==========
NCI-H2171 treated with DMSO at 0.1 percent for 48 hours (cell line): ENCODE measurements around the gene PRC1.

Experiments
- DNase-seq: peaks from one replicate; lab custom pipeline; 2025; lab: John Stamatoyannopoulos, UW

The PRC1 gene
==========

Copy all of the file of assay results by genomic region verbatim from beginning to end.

NCI-H2171 treated with DMSO at 0.1 percent for 48 hours (cell line): ENCODE measurements around the gene PRC1.

Experiments
- DNase-seq: peaks from one replicate; lab custom pipeline; 2025; lab: John Stamatoyannopoulos, UW

The PRC1 gene